The court-appointed receiver overseeing California's prison healthcare system - J. Clark Kelso - says his job is about 80% complete.
"I'm looking forward to the sort of last phase here where we can figure out with the state and with the plaintiffs' attorneys how do we bring the receivership part of this to a close."
One of those plaintiffs' attorneys is Don Specter with the Prison Law Office. Specter says Kelso has done a lot to bring care at prisons up to constitutional standards. But the job's far from over.
"In some prisons there aren't enough doctors. In some prisons there aren't enough treatment rooms. This is still a system which is not up to par."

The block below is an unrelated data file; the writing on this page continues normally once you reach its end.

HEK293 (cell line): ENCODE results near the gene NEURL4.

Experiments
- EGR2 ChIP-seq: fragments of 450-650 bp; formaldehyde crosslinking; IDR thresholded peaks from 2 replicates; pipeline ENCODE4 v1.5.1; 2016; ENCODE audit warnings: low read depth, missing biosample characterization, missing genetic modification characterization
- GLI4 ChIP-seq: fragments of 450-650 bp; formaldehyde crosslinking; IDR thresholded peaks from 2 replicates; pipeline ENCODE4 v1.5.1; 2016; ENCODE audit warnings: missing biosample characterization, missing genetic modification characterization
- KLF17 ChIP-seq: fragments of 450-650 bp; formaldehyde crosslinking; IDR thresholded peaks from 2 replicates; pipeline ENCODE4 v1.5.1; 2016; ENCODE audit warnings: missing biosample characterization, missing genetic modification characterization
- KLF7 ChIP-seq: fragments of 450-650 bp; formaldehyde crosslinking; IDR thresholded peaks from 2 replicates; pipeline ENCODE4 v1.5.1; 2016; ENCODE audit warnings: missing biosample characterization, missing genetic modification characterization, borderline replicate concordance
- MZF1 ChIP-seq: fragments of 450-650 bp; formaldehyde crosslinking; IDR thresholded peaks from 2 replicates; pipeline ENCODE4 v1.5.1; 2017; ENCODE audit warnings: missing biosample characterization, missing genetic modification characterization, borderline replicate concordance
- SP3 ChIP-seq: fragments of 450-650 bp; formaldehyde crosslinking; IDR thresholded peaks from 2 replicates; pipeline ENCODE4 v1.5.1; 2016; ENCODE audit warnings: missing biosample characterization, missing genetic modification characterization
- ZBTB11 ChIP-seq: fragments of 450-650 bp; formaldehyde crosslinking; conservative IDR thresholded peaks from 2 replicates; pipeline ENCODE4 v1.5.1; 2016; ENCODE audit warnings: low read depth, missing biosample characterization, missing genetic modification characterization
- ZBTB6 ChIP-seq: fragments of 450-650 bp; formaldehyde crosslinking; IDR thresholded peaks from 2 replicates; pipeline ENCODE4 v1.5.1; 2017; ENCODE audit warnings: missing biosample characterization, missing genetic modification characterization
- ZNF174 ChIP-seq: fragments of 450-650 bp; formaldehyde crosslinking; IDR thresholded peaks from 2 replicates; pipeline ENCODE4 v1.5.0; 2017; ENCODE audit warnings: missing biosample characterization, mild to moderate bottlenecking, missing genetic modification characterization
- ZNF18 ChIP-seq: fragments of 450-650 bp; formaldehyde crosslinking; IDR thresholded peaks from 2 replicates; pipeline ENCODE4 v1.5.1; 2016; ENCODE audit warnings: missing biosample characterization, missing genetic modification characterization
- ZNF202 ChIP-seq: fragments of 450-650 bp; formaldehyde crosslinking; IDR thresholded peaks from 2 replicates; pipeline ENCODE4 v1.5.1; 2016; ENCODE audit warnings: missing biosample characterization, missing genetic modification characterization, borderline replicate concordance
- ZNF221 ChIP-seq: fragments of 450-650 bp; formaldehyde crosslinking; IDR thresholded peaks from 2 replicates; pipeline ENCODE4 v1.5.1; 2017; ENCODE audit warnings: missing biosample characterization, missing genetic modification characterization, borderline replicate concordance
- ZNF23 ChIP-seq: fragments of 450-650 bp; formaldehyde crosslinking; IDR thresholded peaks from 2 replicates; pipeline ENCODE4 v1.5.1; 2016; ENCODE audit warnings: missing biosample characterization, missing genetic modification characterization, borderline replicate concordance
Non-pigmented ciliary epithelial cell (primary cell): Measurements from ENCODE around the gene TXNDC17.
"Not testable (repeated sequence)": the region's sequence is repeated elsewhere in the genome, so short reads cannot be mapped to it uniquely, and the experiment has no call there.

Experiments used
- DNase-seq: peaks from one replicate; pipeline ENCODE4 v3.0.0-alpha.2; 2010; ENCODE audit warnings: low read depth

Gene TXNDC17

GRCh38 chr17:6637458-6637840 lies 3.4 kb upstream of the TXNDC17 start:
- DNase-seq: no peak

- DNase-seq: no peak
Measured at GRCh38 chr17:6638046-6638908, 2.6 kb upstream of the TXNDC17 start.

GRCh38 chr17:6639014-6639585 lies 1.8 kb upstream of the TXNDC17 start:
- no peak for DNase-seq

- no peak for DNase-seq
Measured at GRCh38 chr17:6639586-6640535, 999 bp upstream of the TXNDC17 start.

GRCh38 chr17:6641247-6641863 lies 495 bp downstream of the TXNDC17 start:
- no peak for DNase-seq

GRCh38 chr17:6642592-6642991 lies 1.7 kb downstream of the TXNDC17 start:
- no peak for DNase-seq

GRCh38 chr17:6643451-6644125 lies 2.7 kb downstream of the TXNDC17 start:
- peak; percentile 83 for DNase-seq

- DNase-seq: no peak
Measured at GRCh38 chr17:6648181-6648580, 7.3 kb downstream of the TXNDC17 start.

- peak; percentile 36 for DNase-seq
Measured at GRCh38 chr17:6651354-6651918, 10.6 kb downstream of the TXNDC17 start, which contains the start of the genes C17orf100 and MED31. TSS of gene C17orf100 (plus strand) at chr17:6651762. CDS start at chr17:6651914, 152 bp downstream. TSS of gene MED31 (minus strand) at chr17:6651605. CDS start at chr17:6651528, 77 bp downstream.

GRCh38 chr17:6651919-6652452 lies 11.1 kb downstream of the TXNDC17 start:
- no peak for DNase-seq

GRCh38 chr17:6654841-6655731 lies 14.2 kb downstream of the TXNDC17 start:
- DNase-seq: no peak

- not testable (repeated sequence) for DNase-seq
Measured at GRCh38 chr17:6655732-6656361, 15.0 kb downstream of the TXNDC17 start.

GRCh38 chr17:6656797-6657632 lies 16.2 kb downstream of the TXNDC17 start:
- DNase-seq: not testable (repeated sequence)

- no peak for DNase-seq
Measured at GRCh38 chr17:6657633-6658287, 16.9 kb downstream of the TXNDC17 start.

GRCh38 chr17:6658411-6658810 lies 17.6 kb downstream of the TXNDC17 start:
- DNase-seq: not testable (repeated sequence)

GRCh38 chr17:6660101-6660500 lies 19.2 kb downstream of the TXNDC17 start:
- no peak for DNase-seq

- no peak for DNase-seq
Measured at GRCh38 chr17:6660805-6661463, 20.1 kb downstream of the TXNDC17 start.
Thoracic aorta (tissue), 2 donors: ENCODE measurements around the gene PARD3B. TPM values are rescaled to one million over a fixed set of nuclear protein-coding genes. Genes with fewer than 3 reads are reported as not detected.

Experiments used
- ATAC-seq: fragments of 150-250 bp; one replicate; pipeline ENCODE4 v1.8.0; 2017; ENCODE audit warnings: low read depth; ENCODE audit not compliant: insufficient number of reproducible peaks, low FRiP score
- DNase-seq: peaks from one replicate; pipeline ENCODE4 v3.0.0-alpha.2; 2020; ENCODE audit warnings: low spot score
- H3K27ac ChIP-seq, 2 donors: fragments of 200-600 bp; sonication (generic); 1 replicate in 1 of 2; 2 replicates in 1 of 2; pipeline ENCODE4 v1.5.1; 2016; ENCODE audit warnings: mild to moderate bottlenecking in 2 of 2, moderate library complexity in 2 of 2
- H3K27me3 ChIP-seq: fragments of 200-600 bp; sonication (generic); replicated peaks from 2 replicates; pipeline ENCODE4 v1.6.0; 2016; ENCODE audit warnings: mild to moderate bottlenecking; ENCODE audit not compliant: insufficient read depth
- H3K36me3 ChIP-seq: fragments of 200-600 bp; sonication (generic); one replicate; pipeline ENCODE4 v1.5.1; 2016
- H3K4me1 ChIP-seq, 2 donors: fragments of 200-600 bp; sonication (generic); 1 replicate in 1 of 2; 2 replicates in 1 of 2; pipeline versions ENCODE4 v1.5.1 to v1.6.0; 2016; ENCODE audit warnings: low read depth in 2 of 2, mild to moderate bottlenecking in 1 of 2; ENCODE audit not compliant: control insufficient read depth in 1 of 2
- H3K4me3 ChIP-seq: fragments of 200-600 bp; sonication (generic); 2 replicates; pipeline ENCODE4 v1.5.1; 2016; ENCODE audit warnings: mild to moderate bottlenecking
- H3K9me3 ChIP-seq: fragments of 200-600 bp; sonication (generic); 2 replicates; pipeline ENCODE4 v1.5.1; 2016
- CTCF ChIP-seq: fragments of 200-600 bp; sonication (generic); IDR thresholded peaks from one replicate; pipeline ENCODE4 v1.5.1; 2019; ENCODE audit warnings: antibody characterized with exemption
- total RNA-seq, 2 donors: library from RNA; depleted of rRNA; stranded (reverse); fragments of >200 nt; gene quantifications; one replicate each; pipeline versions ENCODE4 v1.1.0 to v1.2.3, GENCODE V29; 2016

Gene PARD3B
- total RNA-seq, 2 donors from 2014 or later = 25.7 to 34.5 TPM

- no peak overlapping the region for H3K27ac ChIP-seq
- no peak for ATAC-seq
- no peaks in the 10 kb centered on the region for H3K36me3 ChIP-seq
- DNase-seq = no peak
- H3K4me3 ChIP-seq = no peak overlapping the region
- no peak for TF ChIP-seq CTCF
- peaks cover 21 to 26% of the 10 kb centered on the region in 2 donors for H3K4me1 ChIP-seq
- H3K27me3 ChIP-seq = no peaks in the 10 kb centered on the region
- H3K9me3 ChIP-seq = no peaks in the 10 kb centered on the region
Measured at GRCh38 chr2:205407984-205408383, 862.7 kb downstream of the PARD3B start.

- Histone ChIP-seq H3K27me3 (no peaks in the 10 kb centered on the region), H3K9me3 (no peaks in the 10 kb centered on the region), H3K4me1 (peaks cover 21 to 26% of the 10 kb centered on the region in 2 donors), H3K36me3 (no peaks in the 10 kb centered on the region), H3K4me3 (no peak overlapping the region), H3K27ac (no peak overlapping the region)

Earlier this month, a federal judge told state officials to begin preparing for an end to Kelso's role as a receiver. Kelso says before that happens, the state must keep its promise to spend more than $2 billion for new medical facilities.
"We know we have to improve some facilities at pretty much every prison. We can't have guys being given treatment in hallways and that's going to cost some money."
…money Kelso says that's already been appropriated.
Kelso says he's in talks with state corrections officials and inmate advocates and hopes to come to an agreement on how much more construction needs to be done.